“As an early pioneer to downtown San Jose, we continue to see opportunity for innovation and investment in the area,” said Jonathan Francom, an Adobe vice president employee and workplace solutions. “We will be expanding in downtown San Jose, which will provide capacity to roughly double our current headquarter employee population.”

Property buyers also have jumped into the fray. Over the 12 months that ended in September, tech companies and realty investors mounted a $1.43 billion shopping spree for downtown properties, far outpacing the $484 million buyers spent on downtown properties over the prior one-year period that ended in September 2017.

“My family has been downtown forever, and this is the strongest I’ve ever seen it,” said John DiNapoli, president of J.P. DiNapoli, a veteran development firm. “This is the most activity I’ve seen.”

The cascade of interest suggests that downtown San Jose could finally be on the verge of a transformation that could land the city some of the Silicon Valley mojo that has brought jobs and wealth to neighboring cities such as Mountain View, Palo Alto and San Francisco.

“The economic upturns in the Bay Area bypassed downtown San Jose,” said Bob Staedler, principal executive with Silicon Valley Synergy, a land-use and planning consultancy. “Downtown has always needed a push. Google is providing that push, is causing more velocity, and making more people look at the downtown.”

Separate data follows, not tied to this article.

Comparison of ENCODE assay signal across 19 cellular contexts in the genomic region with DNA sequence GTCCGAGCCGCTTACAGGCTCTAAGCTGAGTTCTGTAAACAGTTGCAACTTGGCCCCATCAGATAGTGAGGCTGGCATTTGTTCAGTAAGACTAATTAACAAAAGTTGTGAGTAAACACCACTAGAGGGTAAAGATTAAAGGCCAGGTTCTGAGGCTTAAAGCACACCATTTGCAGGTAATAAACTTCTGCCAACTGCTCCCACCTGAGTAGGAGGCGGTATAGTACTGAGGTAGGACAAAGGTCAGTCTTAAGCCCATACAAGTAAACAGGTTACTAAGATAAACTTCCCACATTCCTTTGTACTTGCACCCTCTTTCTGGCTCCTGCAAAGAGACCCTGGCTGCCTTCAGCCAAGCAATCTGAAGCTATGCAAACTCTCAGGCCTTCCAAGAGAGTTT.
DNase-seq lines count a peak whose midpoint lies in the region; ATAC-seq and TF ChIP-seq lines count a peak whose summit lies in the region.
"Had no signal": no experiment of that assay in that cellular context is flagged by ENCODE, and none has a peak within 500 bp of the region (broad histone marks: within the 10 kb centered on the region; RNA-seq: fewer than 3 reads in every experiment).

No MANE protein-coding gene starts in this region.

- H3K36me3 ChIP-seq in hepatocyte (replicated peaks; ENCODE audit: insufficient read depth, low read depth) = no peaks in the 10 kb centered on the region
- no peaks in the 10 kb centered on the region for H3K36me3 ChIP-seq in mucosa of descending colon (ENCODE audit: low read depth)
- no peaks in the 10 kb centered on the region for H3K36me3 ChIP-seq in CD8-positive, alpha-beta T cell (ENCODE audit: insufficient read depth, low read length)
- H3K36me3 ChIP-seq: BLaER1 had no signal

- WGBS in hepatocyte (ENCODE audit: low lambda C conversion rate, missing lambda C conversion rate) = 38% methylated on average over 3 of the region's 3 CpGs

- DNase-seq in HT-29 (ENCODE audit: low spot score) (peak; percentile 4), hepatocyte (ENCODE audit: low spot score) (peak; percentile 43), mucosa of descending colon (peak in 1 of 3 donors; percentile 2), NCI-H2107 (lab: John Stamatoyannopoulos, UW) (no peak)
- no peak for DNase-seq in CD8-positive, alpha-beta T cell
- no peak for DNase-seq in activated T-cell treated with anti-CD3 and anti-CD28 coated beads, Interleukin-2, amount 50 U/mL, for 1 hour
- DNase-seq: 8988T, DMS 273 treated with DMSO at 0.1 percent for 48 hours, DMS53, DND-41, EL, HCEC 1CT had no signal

The development rush is happening as Google plans for 6 million to 8 million square feet of office space, retail and housing on a 240-acre site near the Diridon Station. Google, directly or through an investment partnership, has bought 51 parcels, paying a combined $310.1 million and now owns a swath of land stretching from north of the SAP Center southward to an old Orchard Supply Hardware store near Interstate 280.

“The amount of money and investment pouring into the downtown is the highest it’s ever been. It’s at an insane level,” said Nick Goddard, a vice president with the Colliers International commercial real estate firm. “Companies like Google and Adobe are looking at their long-term growth. They realize that traffic is only going to get worse. So they want to move staff up and down the Caltrain line, and eventually up and down the BART line.”

As office plans have multiplied, housing proposals for the area have also surged, from 954 residential units proposed in 2016 to 3,848 units in 2018. Downtown retail-development plans have soared too, from 6,900 square feet in 2016 to 101,000 square feet in 2018.

Perhaps the most iconic property acquired in the current buying binge is the Fairmont San Jose hotel, an 805-room double tower that an East Bay investment group bought for $223.5 million in January. Sobrato Organization, a developer, has begun constructing offices for Santa Clara County agencies; Boston Properties has inquired about building three office towers; TMG Partners and Valley Oak Partners are contemplating 1 million square feet of offices near transit.